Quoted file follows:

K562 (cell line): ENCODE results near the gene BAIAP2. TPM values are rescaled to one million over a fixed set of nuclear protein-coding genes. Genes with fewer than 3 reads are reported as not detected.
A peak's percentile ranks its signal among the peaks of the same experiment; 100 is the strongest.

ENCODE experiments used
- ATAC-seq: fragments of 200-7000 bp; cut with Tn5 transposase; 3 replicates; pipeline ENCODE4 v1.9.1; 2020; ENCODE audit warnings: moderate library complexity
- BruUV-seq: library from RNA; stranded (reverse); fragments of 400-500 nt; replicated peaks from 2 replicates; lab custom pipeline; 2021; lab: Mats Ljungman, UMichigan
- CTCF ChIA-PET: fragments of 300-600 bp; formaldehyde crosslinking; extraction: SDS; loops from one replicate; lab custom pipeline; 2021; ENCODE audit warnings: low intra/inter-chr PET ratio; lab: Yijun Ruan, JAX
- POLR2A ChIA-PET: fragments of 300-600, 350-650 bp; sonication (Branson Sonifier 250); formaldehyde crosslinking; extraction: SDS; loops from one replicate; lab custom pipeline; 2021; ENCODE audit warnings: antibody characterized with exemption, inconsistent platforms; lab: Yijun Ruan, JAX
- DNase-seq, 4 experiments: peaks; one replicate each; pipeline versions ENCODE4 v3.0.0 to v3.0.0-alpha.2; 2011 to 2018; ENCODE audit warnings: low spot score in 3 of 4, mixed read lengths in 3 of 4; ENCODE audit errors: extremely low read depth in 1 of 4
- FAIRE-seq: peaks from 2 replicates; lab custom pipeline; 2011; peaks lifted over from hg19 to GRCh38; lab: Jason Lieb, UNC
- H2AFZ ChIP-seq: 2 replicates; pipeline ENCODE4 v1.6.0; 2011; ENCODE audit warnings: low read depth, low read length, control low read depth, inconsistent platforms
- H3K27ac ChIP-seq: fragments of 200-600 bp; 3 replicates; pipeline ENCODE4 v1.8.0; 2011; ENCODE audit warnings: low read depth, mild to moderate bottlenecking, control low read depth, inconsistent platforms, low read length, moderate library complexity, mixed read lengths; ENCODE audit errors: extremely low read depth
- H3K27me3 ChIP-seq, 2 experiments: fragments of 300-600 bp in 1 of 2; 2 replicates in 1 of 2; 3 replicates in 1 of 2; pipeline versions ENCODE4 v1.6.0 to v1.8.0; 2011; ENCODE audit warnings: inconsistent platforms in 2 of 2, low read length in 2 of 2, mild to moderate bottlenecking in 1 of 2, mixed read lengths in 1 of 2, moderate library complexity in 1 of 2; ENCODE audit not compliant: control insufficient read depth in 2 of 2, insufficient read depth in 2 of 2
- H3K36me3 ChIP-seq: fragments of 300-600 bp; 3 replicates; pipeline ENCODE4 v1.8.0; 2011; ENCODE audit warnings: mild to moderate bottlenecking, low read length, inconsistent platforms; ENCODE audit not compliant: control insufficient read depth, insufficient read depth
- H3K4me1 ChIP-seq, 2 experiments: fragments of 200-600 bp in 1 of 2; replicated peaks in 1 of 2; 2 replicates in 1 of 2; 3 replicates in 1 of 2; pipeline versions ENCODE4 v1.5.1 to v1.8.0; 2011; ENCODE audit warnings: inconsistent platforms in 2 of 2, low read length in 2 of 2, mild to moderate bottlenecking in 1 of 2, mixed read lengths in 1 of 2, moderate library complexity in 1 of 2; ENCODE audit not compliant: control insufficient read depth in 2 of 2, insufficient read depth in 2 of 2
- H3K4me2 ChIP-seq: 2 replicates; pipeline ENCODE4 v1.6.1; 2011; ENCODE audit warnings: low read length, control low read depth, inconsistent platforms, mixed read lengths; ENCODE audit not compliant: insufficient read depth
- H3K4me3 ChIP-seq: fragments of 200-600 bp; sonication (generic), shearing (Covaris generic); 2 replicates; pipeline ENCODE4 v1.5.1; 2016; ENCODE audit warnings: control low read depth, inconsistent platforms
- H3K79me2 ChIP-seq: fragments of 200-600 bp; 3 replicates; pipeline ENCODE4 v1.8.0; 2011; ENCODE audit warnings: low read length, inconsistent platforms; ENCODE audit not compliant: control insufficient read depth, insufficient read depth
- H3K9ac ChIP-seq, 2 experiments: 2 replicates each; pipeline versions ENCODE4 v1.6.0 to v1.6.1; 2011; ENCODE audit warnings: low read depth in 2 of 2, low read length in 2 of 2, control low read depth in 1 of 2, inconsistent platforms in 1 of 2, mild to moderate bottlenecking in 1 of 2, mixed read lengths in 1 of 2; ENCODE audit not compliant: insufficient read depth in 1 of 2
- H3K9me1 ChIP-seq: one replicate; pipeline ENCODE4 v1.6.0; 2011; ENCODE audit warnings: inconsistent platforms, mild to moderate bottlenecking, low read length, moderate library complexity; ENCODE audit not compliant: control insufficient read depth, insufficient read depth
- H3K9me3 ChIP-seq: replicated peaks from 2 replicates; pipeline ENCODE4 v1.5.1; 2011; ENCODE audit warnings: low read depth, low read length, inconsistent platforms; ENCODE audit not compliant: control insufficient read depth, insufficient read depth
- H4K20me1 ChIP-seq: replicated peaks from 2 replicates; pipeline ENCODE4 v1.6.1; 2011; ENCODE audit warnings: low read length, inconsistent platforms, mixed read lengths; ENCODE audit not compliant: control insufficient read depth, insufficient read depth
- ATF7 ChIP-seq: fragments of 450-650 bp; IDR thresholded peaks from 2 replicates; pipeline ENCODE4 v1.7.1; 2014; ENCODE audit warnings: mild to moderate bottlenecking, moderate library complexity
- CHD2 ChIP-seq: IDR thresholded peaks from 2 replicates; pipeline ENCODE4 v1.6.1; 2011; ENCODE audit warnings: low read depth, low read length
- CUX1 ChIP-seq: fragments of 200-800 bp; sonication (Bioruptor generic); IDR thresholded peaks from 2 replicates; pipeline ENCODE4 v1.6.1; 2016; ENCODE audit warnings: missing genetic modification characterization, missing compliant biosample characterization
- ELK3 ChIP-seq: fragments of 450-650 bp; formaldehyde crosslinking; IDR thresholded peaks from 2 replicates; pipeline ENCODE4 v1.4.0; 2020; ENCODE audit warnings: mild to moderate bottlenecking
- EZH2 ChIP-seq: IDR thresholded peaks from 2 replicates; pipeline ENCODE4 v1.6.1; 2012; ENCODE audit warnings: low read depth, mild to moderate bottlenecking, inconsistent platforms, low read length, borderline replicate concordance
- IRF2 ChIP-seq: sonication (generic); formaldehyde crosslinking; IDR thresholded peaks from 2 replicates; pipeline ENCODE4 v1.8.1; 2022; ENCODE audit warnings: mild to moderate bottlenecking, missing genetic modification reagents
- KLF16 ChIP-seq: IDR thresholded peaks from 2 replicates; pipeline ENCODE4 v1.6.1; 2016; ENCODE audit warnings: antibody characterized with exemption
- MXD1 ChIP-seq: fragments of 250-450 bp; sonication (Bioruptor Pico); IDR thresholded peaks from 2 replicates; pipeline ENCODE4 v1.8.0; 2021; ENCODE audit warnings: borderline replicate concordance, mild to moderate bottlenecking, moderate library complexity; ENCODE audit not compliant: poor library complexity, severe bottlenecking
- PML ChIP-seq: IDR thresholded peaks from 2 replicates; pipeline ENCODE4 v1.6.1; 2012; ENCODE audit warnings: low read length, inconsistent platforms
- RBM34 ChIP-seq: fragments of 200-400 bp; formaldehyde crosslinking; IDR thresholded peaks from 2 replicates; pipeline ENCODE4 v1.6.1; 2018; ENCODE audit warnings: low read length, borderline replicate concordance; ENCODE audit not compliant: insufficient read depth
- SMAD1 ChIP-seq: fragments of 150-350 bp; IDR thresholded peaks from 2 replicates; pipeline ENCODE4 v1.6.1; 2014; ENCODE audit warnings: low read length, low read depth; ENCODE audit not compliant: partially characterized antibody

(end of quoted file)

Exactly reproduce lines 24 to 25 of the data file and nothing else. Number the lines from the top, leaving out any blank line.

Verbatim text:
- CUX1 ChIP-seq: fragments of 200-800 bp; sonication (Bioruptor generic); IDR thresholded peaks from 2 replicates; pipeline ENCODE4 v1.6.1; 2016; ENCODE audit warnings: missing genetic modification characterization, missing compliant biosample characterization
- ELK3 ChIP-seq: fragments of 450-650 bp; formaldehyde crosslinking; IDR thresholded peaks from 2 replicates; pipeline ENCODE4 v1.4.0; 2020; ENCODE audit warnings: mild to moderate bottlenecking